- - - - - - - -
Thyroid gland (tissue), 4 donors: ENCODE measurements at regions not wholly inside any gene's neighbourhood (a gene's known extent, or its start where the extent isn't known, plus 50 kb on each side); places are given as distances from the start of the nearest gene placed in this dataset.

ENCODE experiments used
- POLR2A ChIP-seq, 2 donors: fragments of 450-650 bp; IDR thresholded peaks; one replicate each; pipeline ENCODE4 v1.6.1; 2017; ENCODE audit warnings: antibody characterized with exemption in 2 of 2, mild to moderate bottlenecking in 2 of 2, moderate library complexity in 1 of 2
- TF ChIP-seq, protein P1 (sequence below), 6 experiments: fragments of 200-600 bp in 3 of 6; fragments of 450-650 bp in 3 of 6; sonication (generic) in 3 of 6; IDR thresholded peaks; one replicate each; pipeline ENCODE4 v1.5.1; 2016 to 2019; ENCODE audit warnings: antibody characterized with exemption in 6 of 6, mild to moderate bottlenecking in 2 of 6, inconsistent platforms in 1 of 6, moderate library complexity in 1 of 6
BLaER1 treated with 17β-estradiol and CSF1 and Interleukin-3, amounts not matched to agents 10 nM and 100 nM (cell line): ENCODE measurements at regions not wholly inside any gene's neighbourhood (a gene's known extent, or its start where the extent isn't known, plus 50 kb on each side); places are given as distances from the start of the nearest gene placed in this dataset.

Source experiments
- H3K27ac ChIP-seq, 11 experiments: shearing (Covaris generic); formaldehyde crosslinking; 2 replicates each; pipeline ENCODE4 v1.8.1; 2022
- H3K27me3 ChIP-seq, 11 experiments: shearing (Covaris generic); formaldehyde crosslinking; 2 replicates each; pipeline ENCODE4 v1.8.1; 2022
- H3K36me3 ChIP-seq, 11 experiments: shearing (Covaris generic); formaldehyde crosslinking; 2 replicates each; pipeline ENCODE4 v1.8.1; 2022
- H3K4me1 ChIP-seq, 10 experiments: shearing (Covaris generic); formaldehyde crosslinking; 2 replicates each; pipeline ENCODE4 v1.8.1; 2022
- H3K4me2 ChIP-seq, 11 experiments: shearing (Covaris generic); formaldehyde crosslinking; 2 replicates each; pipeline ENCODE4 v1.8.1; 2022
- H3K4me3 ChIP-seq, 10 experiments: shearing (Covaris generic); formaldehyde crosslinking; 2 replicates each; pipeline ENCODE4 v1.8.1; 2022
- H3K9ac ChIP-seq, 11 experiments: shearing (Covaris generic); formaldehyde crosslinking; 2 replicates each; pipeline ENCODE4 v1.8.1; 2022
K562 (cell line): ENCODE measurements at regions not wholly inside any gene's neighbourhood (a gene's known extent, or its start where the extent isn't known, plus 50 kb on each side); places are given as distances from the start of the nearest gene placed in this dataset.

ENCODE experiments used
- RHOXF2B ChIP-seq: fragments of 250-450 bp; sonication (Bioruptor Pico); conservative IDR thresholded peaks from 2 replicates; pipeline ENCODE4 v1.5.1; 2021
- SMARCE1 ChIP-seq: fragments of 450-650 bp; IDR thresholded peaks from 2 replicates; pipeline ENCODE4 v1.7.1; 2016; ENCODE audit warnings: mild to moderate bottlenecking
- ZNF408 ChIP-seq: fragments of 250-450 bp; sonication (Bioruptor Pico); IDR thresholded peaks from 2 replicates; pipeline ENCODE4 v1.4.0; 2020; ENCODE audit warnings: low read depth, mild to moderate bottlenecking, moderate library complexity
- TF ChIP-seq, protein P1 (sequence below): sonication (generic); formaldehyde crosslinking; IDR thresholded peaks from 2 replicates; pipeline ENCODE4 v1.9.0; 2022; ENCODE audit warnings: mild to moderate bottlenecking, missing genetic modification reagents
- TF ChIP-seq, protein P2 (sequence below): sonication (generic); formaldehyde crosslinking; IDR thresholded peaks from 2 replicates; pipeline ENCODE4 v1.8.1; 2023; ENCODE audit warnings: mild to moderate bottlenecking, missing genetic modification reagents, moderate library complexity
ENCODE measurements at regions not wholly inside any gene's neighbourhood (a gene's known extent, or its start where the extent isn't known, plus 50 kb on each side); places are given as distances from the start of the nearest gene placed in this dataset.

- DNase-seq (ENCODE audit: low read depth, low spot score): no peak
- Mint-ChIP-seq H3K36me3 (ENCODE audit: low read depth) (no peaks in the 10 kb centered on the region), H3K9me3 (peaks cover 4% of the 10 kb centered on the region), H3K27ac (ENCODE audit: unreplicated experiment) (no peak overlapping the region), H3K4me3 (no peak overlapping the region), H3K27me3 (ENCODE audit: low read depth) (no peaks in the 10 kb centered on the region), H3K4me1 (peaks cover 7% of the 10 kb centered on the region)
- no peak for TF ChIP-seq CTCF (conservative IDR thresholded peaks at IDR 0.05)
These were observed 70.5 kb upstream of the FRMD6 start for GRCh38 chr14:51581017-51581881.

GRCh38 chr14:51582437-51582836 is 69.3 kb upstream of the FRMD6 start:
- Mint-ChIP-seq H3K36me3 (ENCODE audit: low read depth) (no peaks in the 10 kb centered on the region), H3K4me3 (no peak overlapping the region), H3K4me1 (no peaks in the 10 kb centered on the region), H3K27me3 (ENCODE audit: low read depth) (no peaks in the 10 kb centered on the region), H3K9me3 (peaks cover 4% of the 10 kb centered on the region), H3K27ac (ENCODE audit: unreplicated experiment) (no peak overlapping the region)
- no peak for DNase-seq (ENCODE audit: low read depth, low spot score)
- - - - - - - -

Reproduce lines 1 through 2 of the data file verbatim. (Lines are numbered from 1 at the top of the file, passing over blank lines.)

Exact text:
Thyroid gland (tissue), 4 donors: ENCODE measurements at regions not wholly inside any gene's neighbourhood (a gene's known extent, or its start where the extent isn't known, plus 50 kb on each side); places are given as distances from the start of the nearest gene placed in this dataset.

ENCODE experiments used